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Modoc Point Irrigation District: Trading a dam for a pump station
by SAMANTHA TIPLER, Herald and News 7/21/13

HERE for KBC 'Chiloquin Dam Page

(Chiloquin) Dam will die; irrigators won’t, Capital Press, 12/7/07.


Ed Combs discusses the pumping process for stock water, even though the rest of it has been shut off. H&N photo by Steven Silton

     According to the gauge at the Modoc Point Irrigation District pump house on the Williamson River, the river’s water level has not changed since the district had to shut off irrigation water on June 26.

   On Wednesday plant manager and ditch rider Ed Combs checked the gauge.

   “When they did the shutoff it was just about where it is now,” he said. “It’s about the same. When they say we’re short, it’s hard for me to get that when my measure says right here it’s not.”

   The Modoc Point Irrigation District, like other upper Klamath Basin irrigators, had to stop pumping water from the river after the Klamath Tribes made a call for water on June 10.

   Under Klamath County’s new adjudication law, the Tribes’ time immemorial right comes before even the Modoc Point’s 1864 right, the oldest a non-native person can have according to district president Linda Long.

   The Klamath Project irrigators also made a call for water, but they are downstream from Modoc Point. The Project call only applies to those junior to the Project’s 1905 right, and downstream from Upper Klamath Lake, according to the Oregon Water Resources Department.

   Long and other Modoc Point irrigators had thought they may be safe from water calls not only because of their early priority date, but also because of a stipulated agreement with the Tribes and the federal government that resulted in the construction of the pump station on the Williamson.

   Trading a dam for a pump

   In 2008 the Chiloquin Dam, which sat on the Sprague River, was removed. That was the place where the Modoc Point Irrigation District originally   got its water.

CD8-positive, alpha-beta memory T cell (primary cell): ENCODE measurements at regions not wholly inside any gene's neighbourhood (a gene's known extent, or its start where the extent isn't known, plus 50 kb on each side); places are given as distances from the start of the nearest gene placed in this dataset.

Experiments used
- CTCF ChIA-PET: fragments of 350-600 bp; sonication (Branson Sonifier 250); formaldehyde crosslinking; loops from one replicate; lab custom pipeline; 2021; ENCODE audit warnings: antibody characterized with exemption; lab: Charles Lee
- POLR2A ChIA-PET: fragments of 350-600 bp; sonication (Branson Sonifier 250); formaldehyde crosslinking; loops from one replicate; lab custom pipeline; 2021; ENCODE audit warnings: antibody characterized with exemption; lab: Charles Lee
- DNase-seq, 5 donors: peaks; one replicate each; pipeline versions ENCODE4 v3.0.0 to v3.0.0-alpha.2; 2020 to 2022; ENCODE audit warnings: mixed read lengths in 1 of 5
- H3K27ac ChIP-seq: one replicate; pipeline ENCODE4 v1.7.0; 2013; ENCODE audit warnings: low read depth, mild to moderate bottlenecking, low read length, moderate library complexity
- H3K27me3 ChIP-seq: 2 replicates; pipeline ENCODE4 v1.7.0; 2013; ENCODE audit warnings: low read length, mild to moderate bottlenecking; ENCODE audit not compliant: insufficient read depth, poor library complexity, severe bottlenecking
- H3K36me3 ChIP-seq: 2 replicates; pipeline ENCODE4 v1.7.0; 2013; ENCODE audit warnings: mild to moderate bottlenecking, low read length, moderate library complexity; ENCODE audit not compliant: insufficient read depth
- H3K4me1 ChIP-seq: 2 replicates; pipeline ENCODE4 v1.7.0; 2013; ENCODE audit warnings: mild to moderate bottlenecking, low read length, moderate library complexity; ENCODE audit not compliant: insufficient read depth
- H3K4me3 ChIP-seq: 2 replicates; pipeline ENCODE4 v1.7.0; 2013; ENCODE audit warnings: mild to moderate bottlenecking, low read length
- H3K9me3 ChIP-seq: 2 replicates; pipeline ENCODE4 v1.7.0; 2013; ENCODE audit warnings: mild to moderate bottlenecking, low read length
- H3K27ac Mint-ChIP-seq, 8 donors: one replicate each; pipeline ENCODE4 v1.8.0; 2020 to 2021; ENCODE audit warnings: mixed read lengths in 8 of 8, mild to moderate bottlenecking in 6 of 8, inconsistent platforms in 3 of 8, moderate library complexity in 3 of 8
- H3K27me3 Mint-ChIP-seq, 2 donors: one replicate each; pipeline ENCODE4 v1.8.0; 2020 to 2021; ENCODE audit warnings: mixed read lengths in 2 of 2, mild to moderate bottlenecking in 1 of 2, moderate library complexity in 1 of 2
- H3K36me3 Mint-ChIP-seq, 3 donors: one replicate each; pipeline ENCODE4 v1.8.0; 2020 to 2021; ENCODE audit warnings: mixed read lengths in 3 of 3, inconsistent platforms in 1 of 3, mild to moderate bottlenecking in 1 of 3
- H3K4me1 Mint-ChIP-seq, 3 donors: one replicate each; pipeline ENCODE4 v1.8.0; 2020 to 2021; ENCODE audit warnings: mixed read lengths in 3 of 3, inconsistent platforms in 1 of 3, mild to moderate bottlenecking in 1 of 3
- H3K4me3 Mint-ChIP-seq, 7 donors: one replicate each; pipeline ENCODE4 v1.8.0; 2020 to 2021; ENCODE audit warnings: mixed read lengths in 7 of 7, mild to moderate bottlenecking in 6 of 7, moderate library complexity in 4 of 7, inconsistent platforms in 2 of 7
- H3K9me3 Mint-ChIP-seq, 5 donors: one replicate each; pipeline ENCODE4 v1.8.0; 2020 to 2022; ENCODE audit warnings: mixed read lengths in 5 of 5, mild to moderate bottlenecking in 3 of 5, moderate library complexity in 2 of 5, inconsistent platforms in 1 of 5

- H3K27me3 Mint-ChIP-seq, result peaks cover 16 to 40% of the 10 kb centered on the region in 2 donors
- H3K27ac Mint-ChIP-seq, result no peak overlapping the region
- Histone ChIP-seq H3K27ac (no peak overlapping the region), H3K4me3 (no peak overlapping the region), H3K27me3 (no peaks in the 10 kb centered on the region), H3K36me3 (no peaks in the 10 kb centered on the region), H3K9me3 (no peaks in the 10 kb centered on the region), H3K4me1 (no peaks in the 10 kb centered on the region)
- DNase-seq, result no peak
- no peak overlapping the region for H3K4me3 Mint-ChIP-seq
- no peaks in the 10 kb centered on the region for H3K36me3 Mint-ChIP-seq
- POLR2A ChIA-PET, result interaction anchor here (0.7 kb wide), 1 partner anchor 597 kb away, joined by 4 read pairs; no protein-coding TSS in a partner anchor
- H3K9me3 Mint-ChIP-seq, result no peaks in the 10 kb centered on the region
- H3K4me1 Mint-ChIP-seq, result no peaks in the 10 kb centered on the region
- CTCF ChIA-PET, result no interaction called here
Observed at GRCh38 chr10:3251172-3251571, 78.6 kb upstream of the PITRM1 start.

The dam was built in 1914 and ownership went to the irrigation district when the Klamath Tribe was terminated.

   The dam included a fish ladder, but in the mid-2000s government studies showed fish species – including the listed Lost River and shortnose suckers – had trouble bypassing the dam for upriver habitat.

   An agreement between the irrigation district, the Bureau of Indian Affairs, the Oregon Water Resources Department, the Klamath Tribes and others enacted a plan to remove the dam on the Sprague River and install the pumping station on the Williamson River. The agreement included the BIA provides $2.4 million to Modoc Point for upkeep of the pump and paying a plant manager.

   Previous Herald and News stories said building the new pump station cost about $9 million. Construction started in 2007.  

   Removing the dam opened up 80 miles of habitat, including spawning ground, previous newspaper stories said.

   The negotiation included lowering the amount of water the district removed from the river from 3.5 acre feet to about 2.5 acre feet, Long said.

   The district chose not to get involved with legal injunctions some upper Basin ranchers have filed against the water shutoffs because of the agreement, Long said. She thought the agreement would keep the district safe from adjudication shutoffs.  

   “We felt like we had an agreement with the Tribes,” Long said. “We didn’t think they would call on our water. But we were wrong.”

   The pump station today

   Even though irrigation water has been curtailed for the Modoc Point Irrigation District, there is still a little water being pumped from the Williamson River to the district’s ditches.  

   It amounts to four or five cubic feet per second, what’s been deemed just enough to provide drinking water to the 3,000 stock animals within the district.

   In a normal year, before adjudication and without a drought, the district would pump about 15 cubic feet per second for irrigation, Combs said. Pumping could start as early as May 15 and run through Oct. 15.

   “Some years we don’t need to start that early because it’s a wet spring,” Long said. “We don’t just turn them on   at a certain date. We assess the situation.”

   Now Combs must make sure the four cubic feet per second pumped gets to the properties it needs to within the district.

   “There’s several ditches it has to get down,” he said. “The farthest ditch is five miles down. It has to go five miles. With evaporation and loss of water just in the dirt ditches – it’s hard to get there.”

    stipler@heraldandnews.com  ; @TiplerHN





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